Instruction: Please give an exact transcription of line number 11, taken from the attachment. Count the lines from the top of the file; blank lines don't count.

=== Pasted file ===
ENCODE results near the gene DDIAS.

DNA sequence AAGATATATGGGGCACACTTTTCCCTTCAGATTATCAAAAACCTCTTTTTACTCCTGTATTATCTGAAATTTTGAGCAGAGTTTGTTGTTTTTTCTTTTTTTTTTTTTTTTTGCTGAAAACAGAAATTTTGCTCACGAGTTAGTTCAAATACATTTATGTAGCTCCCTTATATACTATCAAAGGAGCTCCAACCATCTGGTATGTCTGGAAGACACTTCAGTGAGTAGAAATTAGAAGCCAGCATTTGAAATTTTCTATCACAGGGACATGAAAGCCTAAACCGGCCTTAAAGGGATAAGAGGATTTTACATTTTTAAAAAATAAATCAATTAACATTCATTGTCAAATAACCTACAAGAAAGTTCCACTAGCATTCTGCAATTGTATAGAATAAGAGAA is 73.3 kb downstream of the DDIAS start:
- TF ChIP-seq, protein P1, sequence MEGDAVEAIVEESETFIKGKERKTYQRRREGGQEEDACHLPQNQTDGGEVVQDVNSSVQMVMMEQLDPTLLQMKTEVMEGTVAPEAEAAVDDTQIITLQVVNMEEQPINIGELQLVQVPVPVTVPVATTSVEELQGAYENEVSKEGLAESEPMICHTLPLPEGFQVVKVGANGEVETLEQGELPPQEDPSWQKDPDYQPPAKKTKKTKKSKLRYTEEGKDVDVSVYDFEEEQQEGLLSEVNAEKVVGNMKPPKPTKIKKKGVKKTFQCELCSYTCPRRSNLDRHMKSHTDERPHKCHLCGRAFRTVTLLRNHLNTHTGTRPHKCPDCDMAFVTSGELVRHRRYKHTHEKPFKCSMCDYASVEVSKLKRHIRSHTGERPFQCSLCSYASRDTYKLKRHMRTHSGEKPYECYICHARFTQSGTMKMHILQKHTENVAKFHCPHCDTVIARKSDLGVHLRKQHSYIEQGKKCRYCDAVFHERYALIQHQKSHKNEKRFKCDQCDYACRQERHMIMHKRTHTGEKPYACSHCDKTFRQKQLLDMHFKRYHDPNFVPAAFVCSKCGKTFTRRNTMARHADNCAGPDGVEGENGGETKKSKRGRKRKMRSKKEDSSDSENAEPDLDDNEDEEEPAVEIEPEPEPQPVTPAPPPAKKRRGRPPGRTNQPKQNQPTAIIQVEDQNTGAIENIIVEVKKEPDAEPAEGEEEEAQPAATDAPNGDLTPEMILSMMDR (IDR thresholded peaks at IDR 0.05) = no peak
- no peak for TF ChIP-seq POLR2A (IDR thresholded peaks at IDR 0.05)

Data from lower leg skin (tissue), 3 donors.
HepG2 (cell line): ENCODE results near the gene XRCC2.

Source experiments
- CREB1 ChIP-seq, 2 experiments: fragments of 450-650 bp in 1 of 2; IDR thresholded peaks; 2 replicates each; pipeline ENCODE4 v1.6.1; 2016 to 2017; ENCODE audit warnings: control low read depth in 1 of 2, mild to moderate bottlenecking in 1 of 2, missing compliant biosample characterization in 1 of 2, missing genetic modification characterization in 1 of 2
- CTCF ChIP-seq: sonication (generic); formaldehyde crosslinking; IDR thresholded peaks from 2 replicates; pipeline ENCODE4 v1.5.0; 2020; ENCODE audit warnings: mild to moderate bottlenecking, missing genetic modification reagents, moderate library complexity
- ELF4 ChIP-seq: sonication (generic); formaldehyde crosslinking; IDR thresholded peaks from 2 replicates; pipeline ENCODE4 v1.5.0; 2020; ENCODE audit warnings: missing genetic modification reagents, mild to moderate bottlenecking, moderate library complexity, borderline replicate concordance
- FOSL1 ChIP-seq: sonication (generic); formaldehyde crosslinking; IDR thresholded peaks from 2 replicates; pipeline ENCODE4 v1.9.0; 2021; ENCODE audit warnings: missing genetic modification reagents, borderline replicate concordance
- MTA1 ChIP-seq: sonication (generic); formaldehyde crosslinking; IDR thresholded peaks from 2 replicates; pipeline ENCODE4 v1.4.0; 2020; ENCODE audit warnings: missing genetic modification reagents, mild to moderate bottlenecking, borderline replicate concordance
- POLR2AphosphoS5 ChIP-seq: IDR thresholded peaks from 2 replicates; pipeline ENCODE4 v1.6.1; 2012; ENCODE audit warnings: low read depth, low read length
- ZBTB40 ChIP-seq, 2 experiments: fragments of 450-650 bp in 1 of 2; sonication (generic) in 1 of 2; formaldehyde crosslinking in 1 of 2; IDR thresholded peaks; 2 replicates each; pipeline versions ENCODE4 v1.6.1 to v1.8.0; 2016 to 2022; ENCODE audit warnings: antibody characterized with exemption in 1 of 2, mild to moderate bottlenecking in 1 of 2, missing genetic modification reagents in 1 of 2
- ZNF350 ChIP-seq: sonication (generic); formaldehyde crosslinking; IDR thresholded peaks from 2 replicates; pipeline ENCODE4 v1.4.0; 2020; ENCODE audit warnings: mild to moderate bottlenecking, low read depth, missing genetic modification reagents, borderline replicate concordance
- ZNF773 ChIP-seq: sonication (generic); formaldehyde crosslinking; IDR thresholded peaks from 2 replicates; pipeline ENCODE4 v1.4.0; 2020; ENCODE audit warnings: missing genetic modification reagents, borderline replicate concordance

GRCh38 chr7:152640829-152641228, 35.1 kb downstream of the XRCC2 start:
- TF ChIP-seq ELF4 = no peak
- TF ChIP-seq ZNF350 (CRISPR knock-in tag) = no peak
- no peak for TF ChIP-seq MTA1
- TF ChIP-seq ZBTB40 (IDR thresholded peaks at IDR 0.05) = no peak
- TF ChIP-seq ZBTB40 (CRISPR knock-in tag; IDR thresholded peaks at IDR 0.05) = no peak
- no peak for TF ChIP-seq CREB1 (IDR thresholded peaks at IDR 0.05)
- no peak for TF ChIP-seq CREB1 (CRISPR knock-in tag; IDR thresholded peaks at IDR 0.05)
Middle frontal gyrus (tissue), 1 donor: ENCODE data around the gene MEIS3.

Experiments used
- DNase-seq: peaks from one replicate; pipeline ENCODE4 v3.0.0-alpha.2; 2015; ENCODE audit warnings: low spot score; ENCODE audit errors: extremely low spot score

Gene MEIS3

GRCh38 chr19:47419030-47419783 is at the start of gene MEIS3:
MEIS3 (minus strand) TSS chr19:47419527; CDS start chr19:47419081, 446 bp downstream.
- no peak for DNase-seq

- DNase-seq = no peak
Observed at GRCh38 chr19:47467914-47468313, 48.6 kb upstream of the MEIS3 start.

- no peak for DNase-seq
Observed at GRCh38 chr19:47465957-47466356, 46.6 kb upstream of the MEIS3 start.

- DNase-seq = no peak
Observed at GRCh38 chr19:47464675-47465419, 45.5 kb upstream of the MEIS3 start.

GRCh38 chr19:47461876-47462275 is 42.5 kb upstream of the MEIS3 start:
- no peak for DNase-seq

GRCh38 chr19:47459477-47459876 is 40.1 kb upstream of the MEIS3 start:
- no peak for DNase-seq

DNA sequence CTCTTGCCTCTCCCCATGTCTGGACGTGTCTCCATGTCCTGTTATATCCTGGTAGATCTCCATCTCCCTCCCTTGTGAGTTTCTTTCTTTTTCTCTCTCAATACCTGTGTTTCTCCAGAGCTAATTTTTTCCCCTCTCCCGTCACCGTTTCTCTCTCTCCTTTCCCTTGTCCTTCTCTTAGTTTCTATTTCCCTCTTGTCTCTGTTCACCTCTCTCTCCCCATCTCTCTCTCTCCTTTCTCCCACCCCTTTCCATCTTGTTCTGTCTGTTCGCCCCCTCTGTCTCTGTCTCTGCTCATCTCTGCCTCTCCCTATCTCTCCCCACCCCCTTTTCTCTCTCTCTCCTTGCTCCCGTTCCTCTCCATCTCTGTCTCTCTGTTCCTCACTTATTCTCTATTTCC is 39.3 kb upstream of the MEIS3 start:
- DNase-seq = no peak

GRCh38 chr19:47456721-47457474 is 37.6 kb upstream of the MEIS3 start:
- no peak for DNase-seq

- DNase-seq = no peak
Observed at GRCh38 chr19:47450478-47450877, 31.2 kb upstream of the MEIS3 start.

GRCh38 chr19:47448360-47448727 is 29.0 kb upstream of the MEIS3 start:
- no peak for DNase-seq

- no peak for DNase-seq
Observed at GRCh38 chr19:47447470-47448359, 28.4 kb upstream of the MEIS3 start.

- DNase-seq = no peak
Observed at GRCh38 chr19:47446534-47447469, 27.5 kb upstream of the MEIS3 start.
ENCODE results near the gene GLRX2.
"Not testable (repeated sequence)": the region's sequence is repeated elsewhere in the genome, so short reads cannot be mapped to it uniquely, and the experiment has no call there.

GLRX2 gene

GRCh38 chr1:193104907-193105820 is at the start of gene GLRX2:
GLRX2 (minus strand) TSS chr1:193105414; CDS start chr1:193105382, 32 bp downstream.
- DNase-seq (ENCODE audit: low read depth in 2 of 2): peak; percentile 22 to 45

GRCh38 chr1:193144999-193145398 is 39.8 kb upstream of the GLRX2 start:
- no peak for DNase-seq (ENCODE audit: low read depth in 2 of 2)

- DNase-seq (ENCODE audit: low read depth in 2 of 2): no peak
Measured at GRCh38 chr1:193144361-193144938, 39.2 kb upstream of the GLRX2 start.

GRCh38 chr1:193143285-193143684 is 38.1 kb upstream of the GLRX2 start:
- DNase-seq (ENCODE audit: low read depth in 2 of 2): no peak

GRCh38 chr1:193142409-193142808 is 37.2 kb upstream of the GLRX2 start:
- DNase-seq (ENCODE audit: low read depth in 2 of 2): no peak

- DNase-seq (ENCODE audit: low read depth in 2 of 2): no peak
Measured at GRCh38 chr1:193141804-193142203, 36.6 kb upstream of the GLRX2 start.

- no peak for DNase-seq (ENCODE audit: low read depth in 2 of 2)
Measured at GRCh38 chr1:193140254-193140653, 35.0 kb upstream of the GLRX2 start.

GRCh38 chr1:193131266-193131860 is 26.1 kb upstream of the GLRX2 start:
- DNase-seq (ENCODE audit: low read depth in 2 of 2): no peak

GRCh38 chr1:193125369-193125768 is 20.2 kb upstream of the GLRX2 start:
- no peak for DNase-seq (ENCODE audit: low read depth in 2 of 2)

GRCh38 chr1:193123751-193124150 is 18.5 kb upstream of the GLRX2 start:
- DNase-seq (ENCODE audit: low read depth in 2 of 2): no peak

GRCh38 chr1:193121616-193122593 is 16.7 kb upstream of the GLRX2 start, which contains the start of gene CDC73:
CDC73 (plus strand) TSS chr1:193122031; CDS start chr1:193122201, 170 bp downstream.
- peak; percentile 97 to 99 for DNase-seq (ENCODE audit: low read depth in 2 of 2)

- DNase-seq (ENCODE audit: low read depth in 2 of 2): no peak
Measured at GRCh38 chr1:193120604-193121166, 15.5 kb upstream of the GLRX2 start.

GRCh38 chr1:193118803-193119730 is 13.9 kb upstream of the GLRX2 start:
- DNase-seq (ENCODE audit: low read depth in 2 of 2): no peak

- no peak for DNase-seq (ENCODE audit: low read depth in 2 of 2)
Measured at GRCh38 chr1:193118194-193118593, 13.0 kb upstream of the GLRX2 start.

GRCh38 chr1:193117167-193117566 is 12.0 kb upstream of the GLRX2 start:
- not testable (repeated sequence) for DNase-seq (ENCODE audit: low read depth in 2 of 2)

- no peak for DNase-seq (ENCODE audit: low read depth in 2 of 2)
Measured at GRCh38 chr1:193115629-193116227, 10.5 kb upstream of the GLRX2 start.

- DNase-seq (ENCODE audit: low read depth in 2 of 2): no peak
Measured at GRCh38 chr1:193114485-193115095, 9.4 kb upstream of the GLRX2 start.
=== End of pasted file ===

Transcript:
- FOSL1 ChIP-seq: sonication (generic); formaldehyde crosslinking; IDR thresholded peaks from 2 replicates; pipeline ENCODE4 v1.9.0; 2021; ENCODE audit warnings: missing genetic modification reagents, borderline replicate concordance